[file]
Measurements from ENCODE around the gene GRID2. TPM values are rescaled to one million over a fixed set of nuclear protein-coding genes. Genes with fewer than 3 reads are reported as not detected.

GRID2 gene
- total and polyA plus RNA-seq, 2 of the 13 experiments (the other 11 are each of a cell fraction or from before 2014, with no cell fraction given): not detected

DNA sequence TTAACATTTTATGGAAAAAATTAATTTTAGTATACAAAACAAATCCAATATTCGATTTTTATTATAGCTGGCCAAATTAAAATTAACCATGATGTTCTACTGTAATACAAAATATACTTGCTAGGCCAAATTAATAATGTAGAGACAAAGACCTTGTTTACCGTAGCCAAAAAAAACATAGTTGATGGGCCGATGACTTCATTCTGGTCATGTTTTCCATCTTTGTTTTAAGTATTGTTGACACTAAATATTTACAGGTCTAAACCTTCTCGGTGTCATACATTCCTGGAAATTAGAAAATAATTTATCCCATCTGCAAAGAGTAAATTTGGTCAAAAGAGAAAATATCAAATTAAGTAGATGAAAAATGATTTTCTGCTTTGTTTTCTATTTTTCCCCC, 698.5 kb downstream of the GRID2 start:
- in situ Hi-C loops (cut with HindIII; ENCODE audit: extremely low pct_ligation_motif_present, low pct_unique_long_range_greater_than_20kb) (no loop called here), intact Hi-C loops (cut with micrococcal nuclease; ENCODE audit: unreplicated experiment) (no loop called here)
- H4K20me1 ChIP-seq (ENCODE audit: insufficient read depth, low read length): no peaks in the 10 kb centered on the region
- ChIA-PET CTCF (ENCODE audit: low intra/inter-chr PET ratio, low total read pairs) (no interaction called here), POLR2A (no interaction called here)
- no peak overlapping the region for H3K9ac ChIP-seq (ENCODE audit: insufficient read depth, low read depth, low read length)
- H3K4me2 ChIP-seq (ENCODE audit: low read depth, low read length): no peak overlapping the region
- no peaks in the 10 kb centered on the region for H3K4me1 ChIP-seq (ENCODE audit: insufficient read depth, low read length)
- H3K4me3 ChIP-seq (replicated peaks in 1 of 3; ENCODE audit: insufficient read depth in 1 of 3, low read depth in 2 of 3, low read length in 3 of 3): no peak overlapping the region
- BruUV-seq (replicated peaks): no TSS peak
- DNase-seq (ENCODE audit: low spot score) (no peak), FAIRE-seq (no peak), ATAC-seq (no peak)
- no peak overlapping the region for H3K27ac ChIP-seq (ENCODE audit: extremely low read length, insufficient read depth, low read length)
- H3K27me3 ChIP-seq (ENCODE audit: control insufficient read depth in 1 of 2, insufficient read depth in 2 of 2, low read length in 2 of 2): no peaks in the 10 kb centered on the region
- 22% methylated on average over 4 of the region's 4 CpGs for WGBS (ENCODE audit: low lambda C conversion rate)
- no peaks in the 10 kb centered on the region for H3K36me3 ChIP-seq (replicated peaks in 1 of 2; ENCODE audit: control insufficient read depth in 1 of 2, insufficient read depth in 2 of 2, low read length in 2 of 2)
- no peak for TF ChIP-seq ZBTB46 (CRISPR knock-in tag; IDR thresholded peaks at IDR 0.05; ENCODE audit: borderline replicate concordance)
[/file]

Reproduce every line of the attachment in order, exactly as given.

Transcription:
Measurements from ENCODE around the gene GRID2. TPM values are rescaled to one million over a fixed set of nuclear protein-coding genes. Genes with fewer than 3 reads are reported as not detected.

GRID2 gene
- total and polyA plus RNA-seq, 2 of the 13 experiments (the other 11 are each of a cell fraction or from before 2014, with no cell fraction given): not detected

DNA sequence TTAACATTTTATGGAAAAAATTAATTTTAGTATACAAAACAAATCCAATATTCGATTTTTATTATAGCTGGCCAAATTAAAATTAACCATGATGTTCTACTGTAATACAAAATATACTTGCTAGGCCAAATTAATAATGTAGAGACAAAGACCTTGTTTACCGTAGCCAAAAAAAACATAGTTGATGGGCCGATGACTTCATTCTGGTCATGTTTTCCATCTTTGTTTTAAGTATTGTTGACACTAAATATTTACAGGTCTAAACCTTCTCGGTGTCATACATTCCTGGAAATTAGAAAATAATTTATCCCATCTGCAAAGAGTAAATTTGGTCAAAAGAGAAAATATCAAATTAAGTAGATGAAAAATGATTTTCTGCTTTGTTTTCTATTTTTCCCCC, 698.5 kb downstream of the GRID2 start:
- in situ Hi-C loops (cut with HindIII; ENCODE audit: extremely low pct_ligation_motif_present, low pct_unique_long_range_greater_than_20kb) (no loop called here), intact Hi-C loops (cut with micrococcal nuclease; ENCODE audit: unreplicated experiment) (no loop called here)
- H4K20me1 ChIP-seq (ENCODE audit: insufficient read depth, low read length): no peaks in the 10 kb centered on the region
- ChIA-PET CTCF (ENCODE audit: low intra/inter-chr PET ratio, low total read pairs) (no interaction called here), POLR2A (no interaction called here)
- no peak overlapping the region for H3K9ac ChIP-seq (ENCODE audit: insufficient read depth, low read depth, low read length)
- H3K4me2 ChIP-seq (ENCODE audit: low read depth, low read length): no peak overlapping the region
- no peaks in the 10 kb centered on the region for H3K4me1 ChIP-seq (ENCODE audit: insufficient read depth, low read length)
- H3K4me3 ChIP-seq (replicated peaks in 1 of 3; ENCODE audit: insufficient read depth in 1 of 3, low read depth in 2 of 3, low read length in 3 of 3): no peak overlapping the region
- BruUV-seq (replicated peaks): no TSS peak
- DNase-seq (ENCODE audit: low spot score) (no peak), FAIRE-seq (no peak), ATAC-seq (no peak)
- no peak overlapping the region for H3K27ac ChIP-seq (ENCODE audit: extremely low read length, insufficient read depth, low read length)
- H3K27me3 ChIP-seq (ENCODE audit: control insufficient read depth in 1 of 2, insufficient read depth in 2 of 2, low read length in 2 of 2): no peaks in the 10 kb centered on the region
- 22% methylated on average over 4 of the region's 4 CpGs for WGBS (ENCODE audit: low lambda C conversion rate)
- no peaks in the 10 kb centered on the region for H3K36me3 ChIP-seq (replicated peaks in 1 of 2; ENCODE audit: control insufficient read depth in 1 of 2, insufficient read depth in 2 of 2, low read length in 2 of 2)
- no peak for TF ChIP-seq ZBTB46 (CRISPR knock-in tag; IDR thresholded peaks at IDR 0.05; ENCODE audit: borderline replicate concordance)